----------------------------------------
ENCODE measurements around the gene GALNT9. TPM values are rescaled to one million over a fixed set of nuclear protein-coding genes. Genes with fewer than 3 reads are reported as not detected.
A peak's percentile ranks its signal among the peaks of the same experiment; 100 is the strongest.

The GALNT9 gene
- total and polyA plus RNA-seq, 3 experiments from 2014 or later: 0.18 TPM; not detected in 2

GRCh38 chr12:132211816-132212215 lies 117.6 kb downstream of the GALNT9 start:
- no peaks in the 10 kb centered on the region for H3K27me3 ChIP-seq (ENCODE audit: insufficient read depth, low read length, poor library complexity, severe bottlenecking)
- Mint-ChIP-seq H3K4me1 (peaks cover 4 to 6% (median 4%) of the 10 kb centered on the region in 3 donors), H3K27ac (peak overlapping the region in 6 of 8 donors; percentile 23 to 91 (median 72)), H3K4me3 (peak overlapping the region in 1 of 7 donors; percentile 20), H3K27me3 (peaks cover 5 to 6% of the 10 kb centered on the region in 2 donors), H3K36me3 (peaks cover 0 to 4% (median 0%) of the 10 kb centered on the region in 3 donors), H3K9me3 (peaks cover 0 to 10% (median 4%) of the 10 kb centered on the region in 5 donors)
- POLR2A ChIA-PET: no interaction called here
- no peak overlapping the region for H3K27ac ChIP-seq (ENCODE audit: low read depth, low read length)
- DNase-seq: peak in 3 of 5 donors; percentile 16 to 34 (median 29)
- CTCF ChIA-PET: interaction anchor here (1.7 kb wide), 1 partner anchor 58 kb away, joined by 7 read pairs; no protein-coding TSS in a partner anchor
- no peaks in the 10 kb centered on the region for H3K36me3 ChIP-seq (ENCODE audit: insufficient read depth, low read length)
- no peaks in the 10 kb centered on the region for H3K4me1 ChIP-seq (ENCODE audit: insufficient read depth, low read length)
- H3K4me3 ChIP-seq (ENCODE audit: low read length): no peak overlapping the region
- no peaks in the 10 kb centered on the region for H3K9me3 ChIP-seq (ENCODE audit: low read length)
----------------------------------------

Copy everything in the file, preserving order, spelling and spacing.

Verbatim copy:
ENCODE measurements around the gene GALNT9. TPM values are rescaled to one million over a fixed set of nuclear protein-coding genes. Genes with fewer than 3 reads are reported as not detected.
A peak's percentile ranks its signal among the peaks of the same experiment; 100 is the strongest.

The GALNT9 gene
- total and polyA plus RNA-seq, 3 experiments from 2014 or later: 0.18 TPM; not detected in 2

GRCh38 chr12:132211816-132212215 lies 117.6 kb downstream of the GALNT9 start:
- no peaks in the 10 kb centered on the region for H3K27me3 ChIP-seq (ENCODE audit: insufficient read depth, low read length, poor library complexity, severe bottlenecking)
- Mint-ChIP-seq H3K4me1 (peaks cover 4 to 6% (median 4%) of the 10 kb centered on the region in 3 donors), H3K27ac (peak overlapping the region in 6 of 8 donors; percentile 23 to 91 (median 72)), H3K4me3 (peak overlapping the region in 1 of 7 donors; percentile 20), H3K27me3 (peaks cover 5 to 6% of the 10 kb centered on the region in 2 donors), H3K36me3 (peaks cover 0 to 4% (median 0%) of the 10 kb centered on the region in 3 donors), H3K9me3 (peaks cover 0 to 10% (median 4%) of the 10 kb centered on the region in 5 donors)
- POLR2A ChIA-PET: no interaction called here
- no peak overlapping the region for H3K27ac ChIP-seq (ENCODE audit: low read depth, low read length)
- DNase-seq: peak in 3 of 5 donors; percentile 16 to 34 (median 29)
- CTCF ChIA-PET: interaction anchor here (1.7 kb wide), 1 partner anchor 58 kb away, joined by 7 read pairs; no protein-coding TSS in a partner anchor
- no peaks in the 10 kb centered on the region for H3K36me3 ChIP-seq (ENCODE audit: insufficient read depth, low read length)
- no peaks in the 10 kb centered on the region for H3K4me1 ChIP-seq (ENCODE audit: insufficient read depth, low read length)
- H3K4me3 ChIP-seq (ENCODE audit: low read length): no peak overlapping the region
- no peaks in the 10 kb centered on the region for H3K9me3 ChIP-seq (ENCODE audit: low read length)